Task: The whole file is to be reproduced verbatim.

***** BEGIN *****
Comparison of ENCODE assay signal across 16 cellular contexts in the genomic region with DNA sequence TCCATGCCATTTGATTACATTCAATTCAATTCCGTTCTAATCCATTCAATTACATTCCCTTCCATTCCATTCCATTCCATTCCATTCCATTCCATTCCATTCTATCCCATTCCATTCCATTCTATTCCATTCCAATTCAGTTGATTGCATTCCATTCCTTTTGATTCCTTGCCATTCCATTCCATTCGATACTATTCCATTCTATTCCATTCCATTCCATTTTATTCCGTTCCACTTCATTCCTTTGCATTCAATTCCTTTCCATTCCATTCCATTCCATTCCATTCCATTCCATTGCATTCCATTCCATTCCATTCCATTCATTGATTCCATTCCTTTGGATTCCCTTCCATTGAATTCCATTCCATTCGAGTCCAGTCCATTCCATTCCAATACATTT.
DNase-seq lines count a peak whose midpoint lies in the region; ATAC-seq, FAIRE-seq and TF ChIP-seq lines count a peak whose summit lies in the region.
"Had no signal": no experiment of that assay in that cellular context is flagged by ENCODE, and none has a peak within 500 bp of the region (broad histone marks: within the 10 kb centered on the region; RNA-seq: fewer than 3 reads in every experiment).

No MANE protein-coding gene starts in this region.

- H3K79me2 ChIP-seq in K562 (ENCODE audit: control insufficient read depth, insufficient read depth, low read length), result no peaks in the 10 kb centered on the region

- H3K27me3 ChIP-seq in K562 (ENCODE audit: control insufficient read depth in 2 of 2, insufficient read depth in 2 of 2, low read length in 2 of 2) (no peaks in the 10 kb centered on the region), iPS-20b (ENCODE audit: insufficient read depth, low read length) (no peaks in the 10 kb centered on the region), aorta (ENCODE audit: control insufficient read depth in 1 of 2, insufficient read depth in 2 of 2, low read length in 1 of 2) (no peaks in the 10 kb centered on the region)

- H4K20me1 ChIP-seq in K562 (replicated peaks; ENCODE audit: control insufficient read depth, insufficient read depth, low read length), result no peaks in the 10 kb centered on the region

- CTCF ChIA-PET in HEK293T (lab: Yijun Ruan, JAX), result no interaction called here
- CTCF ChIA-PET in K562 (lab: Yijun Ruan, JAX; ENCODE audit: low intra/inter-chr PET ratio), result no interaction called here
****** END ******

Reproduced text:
Comparison of ENCODE assay signal across 16 cellular contexts in the genomic region with DNA sequence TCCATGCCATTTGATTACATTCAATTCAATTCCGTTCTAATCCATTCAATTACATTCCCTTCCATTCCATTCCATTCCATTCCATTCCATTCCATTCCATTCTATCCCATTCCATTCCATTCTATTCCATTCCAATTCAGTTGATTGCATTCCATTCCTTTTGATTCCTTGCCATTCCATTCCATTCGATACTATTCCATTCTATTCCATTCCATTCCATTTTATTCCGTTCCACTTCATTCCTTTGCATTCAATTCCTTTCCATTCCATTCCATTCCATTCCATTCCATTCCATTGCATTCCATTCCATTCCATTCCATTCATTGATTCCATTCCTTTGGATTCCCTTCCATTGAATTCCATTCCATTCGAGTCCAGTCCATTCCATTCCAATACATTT.
DNase-seq lines count a peak whose midpoint lies in the region; ATAC-seq, FAIRE-seq and TF ChIP-seq lines count a peak whose summit lies in the region.
"Had no signal": no experiment of that assay in that cellular context is flagged by ENCODE, and none has a peak within 500 bp of the region (broad histone marks: within the 10 kb centered on the region; RNA-seq: fewer than 3 reads in every experiment).

No MANE protein-coding gene starts in this region.

- H3K79me2 ChIP-seq in K562 (ENCODE audit: control insufficient read depth, insufficient read depth, low read length), result no peaks in the 10 kb centered on the region

- H3K27me3 ChIP-seq in K562 (ENCODE audit: control insufficient read depth in 2 of 2, insufficient read depth in 2 of 2, low read length in 2 of 2) (no peaks in the 10 kb centered on the region), iPS-20b (ENCODE audit: insufficient read depth, low read length) (no peaks in the 10 kb centered on the region), aorta (ENCODE audit: control insufficient read depth in 1 of 2, insufficient read depth in 2 of 2, low read length in 1 of 2) (no peaks in the 10 kb centered on the region)

- H4K20me1 ChIP-seq in K562 (replicated peaks; ENCODE audit: control insufficient read depth, insufficient read depth, low read length), result no peaks in the 10 kb centered on the region

- CTCF ChIA-PET in HEK293T (lab: Yijun Ruan, JAX), result no interaction called here
- CTCF ChIA-PET in K562 (lab: Yijun Ruan, JAX; ENCODE audit: low intra/inter-chr PET ratio), result no interaction called here